I have been wondering what are the features that would make for an ideal smart home for me. What are the constraints that need to be fullfilled by a smart home?

A comfortable shelter

A home main usage is to provide shelter (protecting from the enviromnent) and comfort. So care must be taken on the environment layer1. Current solutions focus on steady control, while people have individual needs and enjoy thermal variations and gradients2.

Historically, fire and stoves have provides this function. We can adjust our distance to the heat source and thus our comfort. A well design envelope had also historically been a key, helping providing a good amount isolation, sunlight and ventilation depending on seasons. This is in opposition to sunlight maximising floor to ceiling windows of modern buildings.

Technology also offer possibilities of extending our senses to protect us: CO, CO2 and VOC sensors for exemple. Even though with proper ventilation it should not even be needed. But these can be input to a better ventilation control system.

Can a smart home help us reach thermal delight? That could be amazing. And to function properly as a shelter, it needs to be reliable (and simpler is generally better for that).

A long lasting and adaptable home

People need evolve with time (change in family size, work, hobbies) so good building need to be able to adapt3. We cannot over constrain the usages of a building or home with too tightly integrated smart devices for example.

But integrated smart taps and light sockets with power monitoring and switch function are relatively amenable to adaptation of usage (reprogrammable). It also provides a basic activity monitoring layer that can be used as control input for the home (while not as concerning as cameras or microphones, there is still a need to care about privacy and security of such data).

It should also last long, since scrape and rebuild is one of the most environmentally damaging habit in the housing industry nowadays. Control and electronics layers should provide a right to repair, and ideally rely on standardised mass produced boards like esp32, arduinos and raspberri pi. Those can be easily stocked for future maintenance need.

Finally, any smart feature should be cloud optional. I don't want my house to fail (heating not working, lights not switching on...) due to a network or server failures hundreds of kms away.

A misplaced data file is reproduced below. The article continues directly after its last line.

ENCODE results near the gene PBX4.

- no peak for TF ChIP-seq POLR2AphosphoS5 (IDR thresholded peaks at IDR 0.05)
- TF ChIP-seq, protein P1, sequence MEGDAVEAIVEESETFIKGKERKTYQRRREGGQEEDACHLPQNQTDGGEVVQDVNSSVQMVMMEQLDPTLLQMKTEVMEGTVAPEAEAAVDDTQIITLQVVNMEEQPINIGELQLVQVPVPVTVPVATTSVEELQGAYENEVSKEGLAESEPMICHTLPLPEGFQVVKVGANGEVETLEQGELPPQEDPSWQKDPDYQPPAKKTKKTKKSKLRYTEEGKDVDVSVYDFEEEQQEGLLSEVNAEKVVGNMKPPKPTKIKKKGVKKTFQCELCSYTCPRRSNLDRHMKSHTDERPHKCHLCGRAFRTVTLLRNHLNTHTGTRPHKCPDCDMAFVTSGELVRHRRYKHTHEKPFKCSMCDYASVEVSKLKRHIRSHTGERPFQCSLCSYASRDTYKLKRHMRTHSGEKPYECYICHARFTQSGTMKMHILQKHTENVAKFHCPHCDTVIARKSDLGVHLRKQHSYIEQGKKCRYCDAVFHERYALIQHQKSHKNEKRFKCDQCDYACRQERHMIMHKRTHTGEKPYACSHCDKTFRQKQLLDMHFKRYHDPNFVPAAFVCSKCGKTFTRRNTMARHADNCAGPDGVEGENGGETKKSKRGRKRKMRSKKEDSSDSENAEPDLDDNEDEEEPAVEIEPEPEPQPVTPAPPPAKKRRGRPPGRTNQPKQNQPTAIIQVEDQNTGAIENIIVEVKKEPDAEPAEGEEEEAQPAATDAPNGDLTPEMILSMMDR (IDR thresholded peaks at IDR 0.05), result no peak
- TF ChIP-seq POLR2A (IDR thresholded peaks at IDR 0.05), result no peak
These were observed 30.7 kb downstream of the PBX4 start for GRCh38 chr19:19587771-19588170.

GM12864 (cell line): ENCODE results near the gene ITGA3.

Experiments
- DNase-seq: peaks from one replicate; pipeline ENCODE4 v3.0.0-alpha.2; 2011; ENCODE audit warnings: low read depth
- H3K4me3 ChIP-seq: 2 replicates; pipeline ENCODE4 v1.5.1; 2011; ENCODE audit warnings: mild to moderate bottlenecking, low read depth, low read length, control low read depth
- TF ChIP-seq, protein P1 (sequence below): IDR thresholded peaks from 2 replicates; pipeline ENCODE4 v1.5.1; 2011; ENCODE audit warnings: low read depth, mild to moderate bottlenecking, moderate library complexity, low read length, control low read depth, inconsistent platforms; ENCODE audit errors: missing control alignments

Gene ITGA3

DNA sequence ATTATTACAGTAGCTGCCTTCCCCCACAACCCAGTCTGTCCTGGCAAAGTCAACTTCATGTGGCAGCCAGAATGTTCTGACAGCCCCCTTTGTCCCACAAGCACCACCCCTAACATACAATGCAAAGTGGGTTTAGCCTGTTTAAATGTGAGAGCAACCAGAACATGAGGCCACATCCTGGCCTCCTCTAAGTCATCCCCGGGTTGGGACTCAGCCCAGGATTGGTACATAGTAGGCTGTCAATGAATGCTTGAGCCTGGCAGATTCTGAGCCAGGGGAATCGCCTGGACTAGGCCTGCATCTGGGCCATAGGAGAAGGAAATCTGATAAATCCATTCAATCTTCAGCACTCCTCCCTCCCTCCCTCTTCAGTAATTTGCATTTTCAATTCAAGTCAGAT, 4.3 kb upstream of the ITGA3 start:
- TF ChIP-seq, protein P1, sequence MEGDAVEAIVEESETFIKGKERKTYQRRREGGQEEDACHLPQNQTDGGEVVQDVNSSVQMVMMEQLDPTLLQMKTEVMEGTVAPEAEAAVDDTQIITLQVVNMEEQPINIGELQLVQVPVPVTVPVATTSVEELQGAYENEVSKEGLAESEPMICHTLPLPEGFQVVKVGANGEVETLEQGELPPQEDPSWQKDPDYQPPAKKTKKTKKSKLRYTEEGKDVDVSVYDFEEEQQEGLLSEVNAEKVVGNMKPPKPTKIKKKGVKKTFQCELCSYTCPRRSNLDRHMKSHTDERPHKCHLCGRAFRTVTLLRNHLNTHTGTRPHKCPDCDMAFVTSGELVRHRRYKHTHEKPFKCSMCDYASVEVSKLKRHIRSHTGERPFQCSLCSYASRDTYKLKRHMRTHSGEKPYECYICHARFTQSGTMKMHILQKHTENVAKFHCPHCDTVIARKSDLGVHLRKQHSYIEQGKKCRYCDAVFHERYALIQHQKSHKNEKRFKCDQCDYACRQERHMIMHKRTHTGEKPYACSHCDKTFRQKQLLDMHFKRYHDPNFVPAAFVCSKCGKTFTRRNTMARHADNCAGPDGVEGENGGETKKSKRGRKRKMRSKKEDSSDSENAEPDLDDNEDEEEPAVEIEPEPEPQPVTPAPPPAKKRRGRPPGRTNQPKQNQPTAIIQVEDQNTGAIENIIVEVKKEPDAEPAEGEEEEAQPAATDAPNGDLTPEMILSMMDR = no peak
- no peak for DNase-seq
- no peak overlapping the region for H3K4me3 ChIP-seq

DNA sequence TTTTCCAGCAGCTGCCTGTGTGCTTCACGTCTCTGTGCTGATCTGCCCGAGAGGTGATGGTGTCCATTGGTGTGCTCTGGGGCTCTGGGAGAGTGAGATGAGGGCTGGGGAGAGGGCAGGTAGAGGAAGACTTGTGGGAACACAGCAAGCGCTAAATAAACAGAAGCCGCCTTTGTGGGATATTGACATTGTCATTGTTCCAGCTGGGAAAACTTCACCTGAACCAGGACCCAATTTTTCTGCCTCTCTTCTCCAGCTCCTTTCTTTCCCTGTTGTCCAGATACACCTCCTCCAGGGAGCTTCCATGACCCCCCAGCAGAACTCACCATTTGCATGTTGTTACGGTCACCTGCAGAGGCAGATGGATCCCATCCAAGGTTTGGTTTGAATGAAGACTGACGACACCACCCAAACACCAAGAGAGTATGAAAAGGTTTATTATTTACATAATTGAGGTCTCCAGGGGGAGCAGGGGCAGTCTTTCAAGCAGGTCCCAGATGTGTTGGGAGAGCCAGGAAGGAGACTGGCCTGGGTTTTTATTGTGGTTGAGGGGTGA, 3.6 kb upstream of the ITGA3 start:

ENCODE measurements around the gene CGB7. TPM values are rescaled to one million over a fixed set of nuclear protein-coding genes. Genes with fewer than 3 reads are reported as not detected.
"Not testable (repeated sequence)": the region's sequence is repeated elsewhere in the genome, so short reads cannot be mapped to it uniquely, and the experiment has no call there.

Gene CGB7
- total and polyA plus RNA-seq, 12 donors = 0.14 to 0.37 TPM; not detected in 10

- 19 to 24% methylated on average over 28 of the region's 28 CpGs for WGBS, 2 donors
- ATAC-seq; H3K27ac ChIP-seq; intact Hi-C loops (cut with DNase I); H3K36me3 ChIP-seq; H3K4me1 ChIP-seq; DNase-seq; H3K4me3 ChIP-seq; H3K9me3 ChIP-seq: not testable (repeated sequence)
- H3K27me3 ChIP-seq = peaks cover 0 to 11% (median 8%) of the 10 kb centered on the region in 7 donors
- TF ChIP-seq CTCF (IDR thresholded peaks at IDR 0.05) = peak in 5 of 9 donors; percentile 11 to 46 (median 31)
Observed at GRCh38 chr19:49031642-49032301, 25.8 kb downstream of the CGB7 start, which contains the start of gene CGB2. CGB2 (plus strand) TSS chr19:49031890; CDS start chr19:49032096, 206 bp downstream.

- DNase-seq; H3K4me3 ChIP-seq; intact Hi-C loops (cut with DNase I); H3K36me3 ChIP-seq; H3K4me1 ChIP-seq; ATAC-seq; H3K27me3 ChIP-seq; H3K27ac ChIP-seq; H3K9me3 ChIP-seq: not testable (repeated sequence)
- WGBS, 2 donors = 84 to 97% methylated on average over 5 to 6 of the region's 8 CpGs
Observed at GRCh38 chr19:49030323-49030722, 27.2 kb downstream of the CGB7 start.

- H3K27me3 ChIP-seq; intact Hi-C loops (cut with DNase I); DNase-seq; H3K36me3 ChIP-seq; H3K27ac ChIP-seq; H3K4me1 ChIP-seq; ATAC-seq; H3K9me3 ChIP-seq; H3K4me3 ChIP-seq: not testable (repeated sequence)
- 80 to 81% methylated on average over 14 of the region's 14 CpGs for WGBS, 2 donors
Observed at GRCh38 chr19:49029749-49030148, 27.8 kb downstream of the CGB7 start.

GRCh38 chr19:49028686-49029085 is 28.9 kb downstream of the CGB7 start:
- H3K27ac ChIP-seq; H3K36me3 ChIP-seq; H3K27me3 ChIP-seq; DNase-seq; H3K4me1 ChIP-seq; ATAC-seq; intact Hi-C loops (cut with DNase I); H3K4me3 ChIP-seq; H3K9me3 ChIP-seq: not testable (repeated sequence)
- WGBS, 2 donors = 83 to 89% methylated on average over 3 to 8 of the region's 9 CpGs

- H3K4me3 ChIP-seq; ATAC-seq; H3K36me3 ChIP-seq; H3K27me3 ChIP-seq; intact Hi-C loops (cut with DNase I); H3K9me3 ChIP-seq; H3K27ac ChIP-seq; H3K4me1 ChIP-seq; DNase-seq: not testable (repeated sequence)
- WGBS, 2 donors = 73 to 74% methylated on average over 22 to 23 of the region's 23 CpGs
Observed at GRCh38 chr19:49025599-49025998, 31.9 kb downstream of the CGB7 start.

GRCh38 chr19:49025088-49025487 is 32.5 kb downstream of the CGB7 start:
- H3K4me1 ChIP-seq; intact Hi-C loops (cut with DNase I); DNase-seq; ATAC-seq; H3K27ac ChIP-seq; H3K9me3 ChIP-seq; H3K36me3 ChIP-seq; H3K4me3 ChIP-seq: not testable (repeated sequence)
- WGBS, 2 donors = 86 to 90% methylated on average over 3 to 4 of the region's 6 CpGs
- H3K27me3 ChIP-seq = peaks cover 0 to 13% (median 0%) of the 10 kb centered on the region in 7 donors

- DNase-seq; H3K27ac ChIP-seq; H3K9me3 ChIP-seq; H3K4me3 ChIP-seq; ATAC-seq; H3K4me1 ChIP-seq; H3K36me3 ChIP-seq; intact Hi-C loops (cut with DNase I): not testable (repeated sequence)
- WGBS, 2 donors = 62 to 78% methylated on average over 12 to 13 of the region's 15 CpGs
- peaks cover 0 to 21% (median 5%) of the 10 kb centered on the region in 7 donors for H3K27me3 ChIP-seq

A home that contributes to the community

A building should also integrate amd contribute to its immediate environment and community, reinforcing its function rather than being a drain on it 4.

Water management (both excess and lack of water) has been a major issue in many cities. Roof catchment can mitigate both excess water and droughts while also helping as an insurance when disaster strike. Minimizing water use with local recycling (see https://orbital-systems.com/ for example) is also contributing to decreasing the scale of water treatment facilities. The potential change in ratio between water and pollutants (increasing concentration) is generally postive for treatment (either in facilities or septic tank) but can create issues for transport. It would also decrease reliance on external water resources (this could lead to increase in tap water cost, but likely acceptable if offset by brownstream treatment cost decrease).

Electric solar has somehow caused more issues than it solved at multiple levels: grid instability, hectic electricity prices... this is due to the synchronous aspect of it. In nature, this is solved by local storage (trunk, foliage) and the energy is transported as needed vs as produced. Buffers like batteries (with their own costs and risks), heat storage (hot water, room warming or cooling)... will be needed. Geothermy, where available, could provide a more steady inflow that can offset a baseload without causing perturbations.

A distributed intelligence layer for resource management is probably welcome here and could be a good fit for IoT/AI technology, but the solution might very well be simpler.

And let's not forget some more basic things not related to "smart" but essential: integrating in the landscape or city. This can be as simple as being beautiful, or providing shade in a street..


In the end an ideal smart home is not about gadgets or "cool" features but really about reinforcing what makes a good home. A home that can protect its users and adapt to their needs, while contributing to the local community. There are also social aspects that I didn't cover, like welcoming guests and conviviality. But some good seating and good food is usually all that is required. We did overlook the fact that the home is also a place to store and prepare food, but connected fridges and oven have mostly been gadgets so far. Helping produce food (indoor farming?) is also an interesting topic to explore.

  1. Architecture of the Well-Tempered Environment, Reyner Banham, 1984 

  2. Thermal Delight in Architecture, Lisa Heschong, 1979 

  3. How Buildings Learn: What Happens after They're Built, Stewart Brand, 1995 

  4. The Timeless Way of Building, Christopher W. Alexander, 1979